Hughes, S. M., Murrey, A., Krishnan, S., van Teijlingen. K., Daley, P., Nowicki, M., Fannin, M., MacLeavy, J. (2022) Interventions in the political geographies of resistance: The contributions of Cindi Katz, 15 years on. Political Geography. Online First.
Hughes, S M. and Martin, L L. (2022) Documenting Detention: The Politics of Archiving Immigration Enforcement Records in the United States’ National Archives and Records Administration. The Professional Geographer. 74(3): 415-429.
Hughes, S M. (2022) (In)coherent subjects? The politics of conceptualising resistance in the UK asylum system. Environment and Planning C: Politics and Space. 40(2): 541-560
Hughes, S M. (2021) Mobile resistances: Tracing a genealogy of dissent. Response to Gopal, Priyamvada. Insurgent Empire: Anticolonial Resistance and British Dissent. Dialogues in Human Geography. 11(3):497-499.
Hughes, S M. (2021) "Wait for a permanent contract" The temporal politics of (in)fertility as an Early Career Researcher. Environment and Planning C: Politics and Space. 39(8):1725-1736.
Hughes, S M. (2020) On Resistance within Human Geography. Progress in Human Geography. 44 (6): 1141-1160.
Garnett, P and Hughes, S. M. (2019) Obfuscated Democracy? Chelsea Manning and the politics of knowledge curation. Political Geography. 68: 23-33
Maestri, G and Hughes, S. M. (2017) Guest Editor’s Introduction to Special Issue. Contested Spaces of Citizenship: Camps, Borders and Urban Encounters. Citizenship Studies 21 (6): 625-639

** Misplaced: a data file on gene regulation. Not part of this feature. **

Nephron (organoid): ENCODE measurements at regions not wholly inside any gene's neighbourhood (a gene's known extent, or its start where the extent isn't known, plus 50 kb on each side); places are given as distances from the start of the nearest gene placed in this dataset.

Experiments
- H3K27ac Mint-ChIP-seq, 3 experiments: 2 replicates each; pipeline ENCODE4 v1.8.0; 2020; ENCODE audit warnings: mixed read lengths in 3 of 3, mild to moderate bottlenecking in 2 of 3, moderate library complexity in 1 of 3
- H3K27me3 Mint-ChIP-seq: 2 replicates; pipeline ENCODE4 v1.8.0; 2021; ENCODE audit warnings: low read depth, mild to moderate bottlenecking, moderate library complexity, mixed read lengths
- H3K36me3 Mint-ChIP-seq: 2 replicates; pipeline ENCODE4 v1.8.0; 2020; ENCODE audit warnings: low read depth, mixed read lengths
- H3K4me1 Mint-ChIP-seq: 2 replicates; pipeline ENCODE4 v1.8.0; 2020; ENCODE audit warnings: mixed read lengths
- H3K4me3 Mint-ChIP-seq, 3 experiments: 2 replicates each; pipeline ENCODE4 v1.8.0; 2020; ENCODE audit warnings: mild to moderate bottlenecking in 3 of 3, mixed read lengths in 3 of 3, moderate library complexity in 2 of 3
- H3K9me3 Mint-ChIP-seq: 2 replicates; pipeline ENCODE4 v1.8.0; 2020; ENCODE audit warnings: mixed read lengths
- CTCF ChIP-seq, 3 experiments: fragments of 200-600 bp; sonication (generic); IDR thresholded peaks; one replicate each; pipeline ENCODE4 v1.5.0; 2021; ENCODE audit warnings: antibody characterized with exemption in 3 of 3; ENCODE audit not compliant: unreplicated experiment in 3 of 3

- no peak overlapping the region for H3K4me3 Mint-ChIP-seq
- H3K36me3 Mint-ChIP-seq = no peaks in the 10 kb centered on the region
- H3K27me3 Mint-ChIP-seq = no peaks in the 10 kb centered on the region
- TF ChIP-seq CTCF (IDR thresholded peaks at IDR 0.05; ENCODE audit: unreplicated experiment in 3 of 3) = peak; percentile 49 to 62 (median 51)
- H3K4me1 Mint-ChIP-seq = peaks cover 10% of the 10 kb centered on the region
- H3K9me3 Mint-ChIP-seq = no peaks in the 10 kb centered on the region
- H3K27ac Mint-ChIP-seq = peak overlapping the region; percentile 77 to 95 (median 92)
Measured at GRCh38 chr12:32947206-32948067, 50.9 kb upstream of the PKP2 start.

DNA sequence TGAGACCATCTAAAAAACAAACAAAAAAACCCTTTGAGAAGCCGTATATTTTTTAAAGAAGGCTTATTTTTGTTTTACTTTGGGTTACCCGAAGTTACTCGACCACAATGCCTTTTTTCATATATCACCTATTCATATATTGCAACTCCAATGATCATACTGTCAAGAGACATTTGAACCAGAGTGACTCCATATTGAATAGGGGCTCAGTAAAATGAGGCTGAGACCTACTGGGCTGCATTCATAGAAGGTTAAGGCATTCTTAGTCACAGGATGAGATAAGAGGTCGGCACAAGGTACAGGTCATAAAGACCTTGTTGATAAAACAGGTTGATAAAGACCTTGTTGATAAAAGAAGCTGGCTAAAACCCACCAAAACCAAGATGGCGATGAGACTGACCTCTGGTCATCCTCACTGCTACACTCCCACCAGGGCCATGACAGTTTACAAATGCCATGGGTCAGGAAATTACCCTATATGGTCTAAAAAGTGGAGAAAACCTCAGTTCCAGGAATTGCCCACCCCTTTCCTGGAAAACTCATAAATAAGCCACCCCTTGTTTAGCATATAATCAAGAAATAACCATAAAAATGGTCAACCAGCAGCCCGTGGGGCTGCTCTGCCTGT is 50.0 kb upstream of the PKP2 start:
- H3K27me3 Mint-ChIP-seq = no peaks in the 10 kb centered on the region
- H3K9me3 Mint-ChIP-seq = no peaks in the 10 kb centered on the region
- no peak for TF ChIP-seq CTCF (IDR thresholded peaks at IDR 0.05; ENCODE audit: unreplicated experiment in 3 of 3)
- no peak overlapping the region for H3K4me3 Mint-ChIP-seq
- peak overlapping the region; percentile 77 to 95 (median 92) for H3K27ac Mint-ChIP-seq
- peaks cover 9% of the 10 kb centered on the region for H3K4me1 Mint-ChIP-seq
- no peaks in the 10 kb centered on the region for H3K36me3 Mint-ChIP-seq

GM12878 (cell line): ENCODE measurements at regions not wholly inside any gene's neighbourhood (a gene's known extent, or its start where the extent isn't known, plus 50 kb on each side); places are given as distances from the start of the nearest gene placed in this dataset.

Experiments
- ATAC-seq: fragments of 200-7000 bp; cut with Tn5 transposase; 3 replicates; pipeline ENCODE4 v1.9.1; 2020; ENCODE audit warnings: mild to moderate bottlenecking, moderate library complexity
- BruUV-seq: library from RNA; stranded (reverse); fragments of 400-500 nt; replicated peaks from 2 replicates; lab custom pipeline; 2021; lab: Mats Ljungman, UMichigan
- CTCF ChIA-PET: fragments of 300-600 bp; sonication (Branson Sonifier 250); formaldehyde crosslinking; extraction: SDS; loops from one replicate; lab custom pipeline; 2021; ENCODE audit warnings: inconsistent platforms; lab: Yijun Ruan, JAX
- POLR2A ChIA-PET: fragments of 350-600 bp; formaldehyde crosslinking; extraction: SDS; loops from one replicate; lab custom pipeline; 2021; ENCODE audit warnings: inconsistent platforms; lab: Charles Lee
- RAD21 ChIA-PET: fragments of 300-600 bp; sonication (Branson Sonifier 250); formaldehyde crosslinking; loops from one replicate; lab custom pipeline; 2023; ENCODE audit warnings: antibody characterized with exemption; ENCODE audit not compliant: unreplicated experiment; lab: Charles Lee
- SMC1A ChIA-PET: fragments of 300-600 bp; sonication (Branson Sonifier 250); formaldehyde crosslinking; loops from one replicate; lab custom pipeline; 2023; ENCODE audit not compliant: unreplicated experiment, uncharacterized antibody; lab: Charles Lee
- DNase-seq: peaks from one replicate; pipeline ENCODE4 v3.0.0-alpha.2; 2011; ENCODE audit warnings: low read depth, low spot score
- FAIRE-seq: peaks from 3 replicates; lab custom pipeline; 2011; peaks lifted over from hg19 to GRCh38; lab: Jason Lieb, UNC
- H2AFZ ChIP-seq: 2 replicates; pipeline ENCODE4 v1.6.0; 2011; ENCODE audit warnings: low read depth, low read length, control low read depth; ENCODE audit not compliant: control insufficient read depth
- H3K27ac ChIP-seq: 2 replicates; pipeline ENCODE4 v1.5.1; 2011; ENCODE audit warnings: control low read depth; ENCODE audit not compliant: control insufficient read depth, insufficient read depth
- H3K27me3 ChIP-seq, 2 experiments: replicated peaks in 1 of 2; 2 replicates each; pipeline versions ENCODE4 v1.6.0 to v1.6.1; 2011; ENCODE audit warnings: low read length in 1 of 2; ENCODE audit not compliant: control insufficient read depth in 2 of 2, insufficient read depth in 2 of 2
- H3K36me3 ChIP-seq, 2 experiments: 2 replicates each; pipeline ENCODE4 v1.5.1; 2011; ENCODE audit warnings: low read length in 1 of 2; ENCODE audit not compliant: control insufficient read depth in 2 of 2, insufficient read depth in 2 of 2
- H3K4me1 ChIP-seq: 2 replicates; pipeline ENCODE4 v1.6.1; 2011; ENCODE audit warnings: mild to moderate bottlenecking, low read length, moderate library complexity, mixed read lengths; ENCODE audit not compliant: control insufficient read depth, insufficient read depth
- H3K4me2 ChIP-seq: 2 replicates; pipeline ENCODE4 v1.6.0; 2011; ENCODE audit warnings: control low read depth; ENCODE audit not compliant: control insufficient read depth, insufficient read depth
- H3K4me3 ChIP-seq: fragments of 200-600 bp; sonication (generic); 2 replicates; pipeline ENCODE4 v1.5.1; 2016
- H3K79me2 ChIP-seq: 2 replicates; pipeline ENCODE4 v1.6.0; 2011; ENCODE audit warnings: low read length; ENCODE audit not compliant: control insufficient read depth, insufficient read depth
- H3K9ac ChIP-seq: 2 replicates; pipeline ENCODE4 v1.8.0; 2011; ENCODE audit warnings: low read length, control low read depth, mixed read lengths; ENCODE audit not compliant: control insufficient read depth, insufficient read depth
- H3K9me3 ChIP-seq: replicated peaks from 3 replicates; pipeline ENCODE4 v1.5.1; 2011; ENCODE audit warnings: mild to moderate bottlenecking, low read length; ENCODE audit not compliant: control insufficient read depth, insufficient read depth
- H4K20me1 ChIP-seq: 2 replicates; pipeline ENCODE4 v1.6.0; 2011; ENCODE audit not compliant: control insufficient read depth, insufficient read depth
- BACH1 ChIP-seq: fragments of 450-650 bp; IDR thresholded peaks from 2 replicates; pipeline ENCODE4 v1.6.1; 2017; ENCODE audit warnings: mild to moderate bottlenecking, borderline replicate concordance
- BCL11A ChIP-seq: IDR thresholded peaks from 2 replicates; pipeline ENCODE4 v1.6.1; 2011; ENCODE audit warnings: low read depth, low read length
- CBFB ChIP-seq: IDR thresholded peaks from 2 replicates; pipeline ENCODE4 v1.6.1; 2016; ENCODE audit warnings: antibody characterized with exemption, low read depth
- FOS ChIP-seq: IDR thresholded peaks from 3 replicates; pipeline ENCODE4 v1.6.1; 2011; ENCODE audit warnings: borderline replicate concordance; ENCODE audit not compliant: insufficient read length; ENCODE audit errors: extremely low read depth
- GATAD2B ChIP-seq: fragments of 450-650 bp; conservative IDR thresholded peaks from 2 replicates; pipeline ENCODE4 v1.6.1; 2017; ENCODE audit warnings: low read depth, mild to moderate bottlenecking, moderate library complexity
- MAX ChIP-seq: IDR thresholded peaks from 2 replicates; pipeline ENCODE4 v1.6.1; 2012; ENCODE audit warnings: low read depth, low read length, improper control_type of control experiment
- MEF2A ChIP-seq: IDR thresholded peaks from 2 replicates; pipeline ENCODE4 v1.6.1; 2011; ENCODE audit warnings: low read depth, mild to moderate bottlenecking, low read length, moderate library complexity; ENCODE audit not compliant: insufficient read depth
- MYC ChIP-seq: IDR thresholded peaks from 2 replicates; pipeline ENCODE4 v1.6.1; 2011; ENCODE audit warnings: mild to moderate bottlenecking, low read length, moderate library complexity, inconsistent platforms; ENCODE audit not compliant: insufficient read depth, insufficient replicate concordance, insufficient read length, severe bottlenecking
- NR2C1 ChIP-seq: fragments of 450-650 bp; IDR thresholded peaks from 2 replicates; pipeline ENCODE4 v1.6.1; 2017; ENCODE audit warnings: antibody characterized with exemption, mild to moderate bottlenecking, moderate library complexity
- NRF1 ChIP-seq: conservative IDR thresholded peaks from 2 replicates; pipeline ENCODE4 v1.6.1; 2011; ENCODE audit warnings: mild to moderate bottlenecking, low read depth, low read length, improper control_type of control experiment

Hughes, S. M. and Forman, P. (2017) A Material Politics of Citizenship: The potential of circulating materials from UK Immigration Removal Centres. Citizenship Studies 21 (6): 675-692
Closs Stephens, A, Hughes, S. M., Schofield, V. & Sumartojo, S. (2017) Atmospheric Memories: Affect and minor politics at the ten-year anniversary of the London bombings. Emotion, Space and Society. 23:44-51.
Hughes, S. M. (2016) Beyond intentionality: exploring creativity and resistance within a UK Immigration Removal Centre. Citizenship Studies. 20:427-443.
Hughes, SM. (2023) Critical Geographies of Resistance. Edward Elgar Publishing: Cheltenham.
Fisher, DX. and Hughes, SM. (2023). The material politics of asylum support: Speed, intimacy, and confusion. In Le Louvier, K & Hough, KL (eds) UK Borderscapes: Sites of Enforcement and Resistance. Routledge: London.
Hughes, S M. and Garnett P. (2020) Researching the emergent technologies of state control: The court-martial of Chelsea Manning. In de Goede, M., Palister-Wilkins, P and Bosma, E (eds) Routledge Method’s textbook: Secrecy and Methodology in Critical Security Research. Routledge: London.
Garnett, P and Hughes, S M. (2020) Obfuscated democracy? Chelsea Manning and the politics of democratic knowledge curation. In Macnish, K and Galliott, J’s (eds) Big Data and the Democratic Process. Edinburgh University Press: Edinburgh
Hughes, S, M. (2019) Resistance. In Kobayashi, A and Tyner, J (eds) International Encyclopaedia of Human Geography. Elsevier. London.